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Cooking Light suggested serving the stew atop Fluffy Mashed Potatoes, so I whisked up a batch to serve as the “bed” for the stew. This was the only weak part of the meal. The potatoes were fine–but nothing spectacular–on their own. I liked how they let the stew shine when eaten together, but I will try another mashed potato recipe next time I make this stew. And make it again I shall. This beef stew was worth the time and hassle of its preparation, earning 4.5 stars from my husband and me. It was a last-minute entry, but it won the race. Beef Marsala Stew beat out the slow cooker competition to be my highest-rated slow cooker recipe for the month of January!

 

Slow Cooker Herbed Apricot Pork Tenderloin January 28, 2015

Filed under: Cooking — skpierce12 @ 9:05 PM
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Last weekend I spent my Saturday supporting John and his high school students at a UIL Academics invitational meet, so that left me with just Sunday in which to whip up a slow cooker recipe for my January cooking challenge. After the success of the Balsamic Pork Tenderloin earlier this month, I was eager to try a different twist on a slow cooker pork recipe. I selected Herbed Apricot Pork Loin Roast from my mother-in-law’s Diabetic Living: Favorite Slow Cooker Recipes cookbook. My husband makes delicious Apricot-Glazed Pork Chops, so I’d been eager to try this particular slow cooker recipe for a while.

 

At the store, I did not have any luck finding a 3-pound pork loin roast, but there was a 3-pound pork tenderloin available that I snagged instead. According to this guide, the two cuts should not be interchangeable, but I’ve done it in the past to no ill effect (as long as the tenderloin isn’t overcooked). To that end, I cooked the tenderloin on low for 5.5 hours rather than the 6-8 hour time frame called for in the original recipe. After 5.5 hours, the tenderloin easily came apart into large pieces on my platter.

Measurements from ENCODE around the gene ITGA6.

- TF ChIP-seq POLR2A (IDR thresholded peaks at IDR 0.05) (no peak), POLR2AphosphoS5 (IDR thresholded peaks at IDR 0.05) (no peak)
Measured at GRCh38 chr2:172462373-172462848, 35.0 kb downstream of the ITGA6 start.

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I thickened the apricot sauce on the stove and poured it on top of the pork. To complete the meal, I served roasted cauliflower and sautéed Brussels sprouts on the side. The original recipe calls for sliced fresh apricots to be served alongside the pork, but with it being January, I omitted the out-of-season fruit and went heavy on the vegetables.

 

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The pork was very delicious – moist and slightly sweet thanks to the apricot spread in the sauce. I granted it an immediate 4 stars, and I’ve thoroughly enjoyed eating the leftovers, which have made for easy, tasty sandwiches over the past few days. John also liked the apricot pork, but the Balsamic Pork Tenderloin remains his favorite recipe of the month. As for me, I am undecided which of the two recipes would be my top choice!  They were both winners.

 

Herbed Apricot Pork Tenderloin

[adapted from Diabetic Living: Favorite Slow Cooker Recipes]

1 3-lb pork tenderloin
1/4 tsp salt
1/2 tsp black pepper, divided
1 10-oz jar apricot spreadable fruit
1/3 cup finely chopped onion
2 TB Dijon mustard
1 tsp lemon zest
1 tsp snipped fresh rosemary
1/2 tsp dried sage
1/2 tsp dried thyme
2 TB water
4 tsp cornstarch

1. Season pork with salt and 1/4 tsp black pepper. In a medium bowl, combine spreadable fruit, onion, mustard, lemon zest, rosemary, sage, thyme, and remaining 1/4 tsp black pepper.

2. Place pork in a 5- or 6-quart capacity slow cooker. Pour fruit mixture on top of pork.

3. Cover and cook on low for 5.5 hours.

4. Remove pork from slow cooker, reserving liquid. Cover pork loosely with foil while preparing sauce.

5. In a medium saucepan, combine water and cornstarch. Carefully pour in liquid from slow cooker. Cook and stir until sauce has become thick and bubbly; cook and stir for an additional 2 minutes. Pour sauce over pork and serve.

Yield: 8 servings